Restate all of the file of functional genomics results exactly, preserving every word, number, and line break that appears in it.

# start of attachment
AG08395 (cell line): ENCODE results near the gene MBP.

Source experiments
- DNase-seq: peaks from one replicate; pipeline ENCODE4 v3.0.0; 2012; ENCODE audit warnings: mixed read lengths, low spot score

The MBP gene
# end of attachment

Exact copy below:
AG08395 (cell line): ENCODE results near the gene MBP.

Source experiments
- DNase-seq: peaks from one replicate; pipeline ENCODE4 v3.0.0; 2012; ENCODE audit warnings: mixed read lengths, low spot score

The MBP gene